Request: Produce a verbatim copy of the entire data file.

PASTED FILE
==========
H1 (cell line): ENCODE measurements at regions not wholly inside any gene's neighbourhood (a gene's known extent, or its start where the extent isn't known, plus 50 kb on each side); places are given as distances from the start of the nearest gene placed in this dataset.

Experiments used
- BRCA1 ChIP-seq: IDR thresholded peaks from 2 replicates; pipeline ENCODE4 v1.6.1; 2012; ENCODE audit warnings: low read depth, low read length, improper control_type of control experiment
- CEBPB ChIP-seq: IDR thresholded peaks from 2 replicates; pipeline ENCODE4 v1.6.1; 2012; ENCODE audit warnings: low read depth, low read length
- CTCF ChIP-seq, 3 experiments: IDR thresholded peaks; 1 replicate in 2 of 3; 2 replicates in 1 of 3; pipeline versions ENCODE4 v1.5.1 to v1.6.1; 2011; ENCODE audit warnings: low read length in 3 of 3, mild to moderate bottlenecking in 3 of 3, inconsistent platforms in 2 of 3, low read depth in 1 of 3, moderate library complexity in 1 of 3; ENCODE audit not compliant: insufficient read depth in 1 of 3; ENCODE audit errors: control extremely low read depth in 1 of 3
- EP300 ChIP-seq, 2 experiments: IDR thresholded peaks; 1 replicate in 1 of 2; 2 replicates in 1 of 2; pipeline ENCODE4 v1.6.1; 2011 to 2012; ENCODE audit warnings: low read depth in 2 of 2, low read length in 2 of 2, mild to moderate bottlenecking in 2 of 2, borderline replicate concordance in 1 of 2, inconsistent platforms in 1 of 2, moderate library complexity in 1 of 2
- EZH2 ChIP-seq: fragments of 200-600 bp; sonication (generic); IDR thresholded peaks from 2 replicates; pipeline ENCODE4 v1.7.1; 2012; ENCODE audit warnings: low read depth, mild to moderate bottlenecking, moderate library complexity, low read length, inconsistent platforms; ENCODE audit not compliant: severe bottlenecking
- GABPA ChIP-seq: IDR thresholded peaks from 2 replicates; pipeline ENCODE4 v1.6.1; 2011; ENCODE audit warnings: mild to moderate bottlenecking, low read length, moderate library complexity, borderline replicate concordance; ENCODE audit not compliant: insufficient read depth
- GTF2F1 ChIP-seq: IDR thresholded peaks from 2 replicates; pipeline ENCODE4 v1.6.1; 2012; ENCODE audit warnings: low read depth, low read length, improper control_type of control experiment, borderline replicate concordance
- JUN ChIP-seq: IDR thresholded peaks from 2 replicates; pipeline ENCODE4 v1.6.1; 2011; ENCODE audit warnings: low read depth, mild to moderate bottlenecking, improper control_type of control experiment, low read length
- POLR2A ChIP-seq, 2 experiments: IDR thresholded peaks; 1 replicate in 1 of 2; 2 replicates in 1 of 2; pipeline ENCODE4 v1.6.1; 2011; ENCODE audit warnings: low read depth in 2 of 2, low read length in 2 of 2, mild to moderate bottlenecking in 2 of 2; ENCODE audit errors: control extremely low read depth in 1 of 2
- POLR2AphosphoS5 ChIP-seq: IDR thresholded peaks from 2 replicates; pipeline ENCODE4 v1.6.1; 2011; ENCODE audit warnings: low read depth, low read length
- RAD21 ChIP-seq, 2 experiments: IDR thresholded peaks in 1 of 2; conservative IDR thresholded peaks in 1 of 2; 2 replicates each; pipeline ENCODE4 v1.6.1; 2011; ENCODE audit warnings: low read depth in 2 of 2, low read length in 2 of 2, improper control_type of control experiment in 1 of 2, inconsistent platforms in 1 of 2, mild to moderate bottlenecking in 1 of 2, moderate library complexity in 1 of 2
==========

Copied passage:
H1 (cell line): ENCODE measurements at regions not wholly inside any gene's neighbourhood (a gene's known extent, or its start where the extent isn't known, plus 50 kb on each side); places are given as distances from the start of the nearest gene placed in this dataset.

Experiments used
- BRCA1 ChIP-seq: IDR thresholded peaks from 2 replicates; pipeline ENCODE4 v1.6.1; 2012; ENCODE audit warnings: low read depth, low read length, improper control_type of control experiment
- CEBPB ChIP-seq: IDR thresholded peaks from 2 replicates; pipeline ENCODE4 v1.6.1; 2012; ENCODE audit warnings: low read depth, low read length
- CTCF ChIP-seq, 3 experiments: IDR thresholded peaks; 1 replicate in 2 of 3; 2 replicates in 1 of 3; pipeline versions ENCODE4 v1.5.1 to v1.6.1; 2011; ENCODE audit warnings: low read length in 3 of 3, mild to moderate bottlenecking in 3 of 3, inconsistent platforms in 2 of 3, low read depth in 1 of 3, moderate library complexity in 1 of 3; ENCODE audit not compliant: insufficient read depth in 1 of 3; ENCODE audit errors: control extremely low read depth in 1 of 3
- EP300 ChIP-seq, 2 experiments: IDR thresholded peaks; 1 replicate in 1 of 2; 2 replicates in 1 of 2; pipeline ENCODE4 v1.6.1; 2011 to 2012; ENCODE audit warnings: low read depth in 2 of 2, low read length in 2 of 2, mild to moderate bottlenecking in 2 of 2, borderline replicate concordance in 1 of 2, inconsistent platforms in 1 of 2, moderate library complexity in 1 of 2
- EZH2 ChIP-seq: fragments of 200-600 bp; sonication (generic); IDR thresholded peaks from 2 replicates; pipeline ENCODE4 v1.7.1; 2012; ENCODE audit warnings: low read depth, mild to moderate bottlenecking, moderate library complexity, low read length, inconsistent platforms; ENCODE audit not compliant: severe bottlenecking
- GABPA ChIP-seq: IDR thresholded peaks from 2 replicates; pipeline ENCODE4 v1.6.1; 2011; ENCODE audit warnings: mild to moderate bottlenecking, low read length, moderate library complexity, borderline replicate concordance; ENCODE audit not compliant: insufficient read depth
- GTF2F1 ChIP-seq: IDR thresholded peaks from 2 replicates; pipeline ENCODE4 v1.6.1; 2012; ENCODE audit warnings: low read depth, low read length, improper control_type of control experiment, borderline replicate concordance
- JUN ChIP-seq: IDR thresholded peaks from 2 replicates; pipeline ENCODE4 v1.6.1; 2011; ENCODE audit warnings: low read depth, mild to moderate bottlenecking, improper control_type of control experiment, low read length
- POLR2A ChIP-seq, 2 experiments: IDR thresholded peaks; 1 replicate in 1 of 2; 2 replicates in 1 of 2; pipeline ENCODE4 v1.6.1; 2011; ENCODE audit warnings: low read depth in 2 of 2, low read length in 2 of 2, mild to moderate bottlenecking in 2 of 2; ENCODE audit errors: control extremely low read depth in 1 of 2
- POLR2AphosphoS5 ChIP-seq: IDR thresholded peaks from 2 replicates; pipeline ENCODE4 v1.6.1; 2011; ENCODE audit warnings: low read depth, low read length
- RAD21 ChIP-seq, 2 experiments: IDR thresholded peaks in 1 of 2; conservative IDR thresholded peaks in 1 of 2; 2 replicates each; pipeline ENCODE4 v1.6.1; 2011; ENCODE audit warnings: low read depth in 2 of 2, low read length in 2 of 2, improper control_type of control experiment in 1 of 2, inconsistent platforms in 1 of 2, mild to moderate bottlenecking in 1 of 2, moderate library complexity in 1 of 2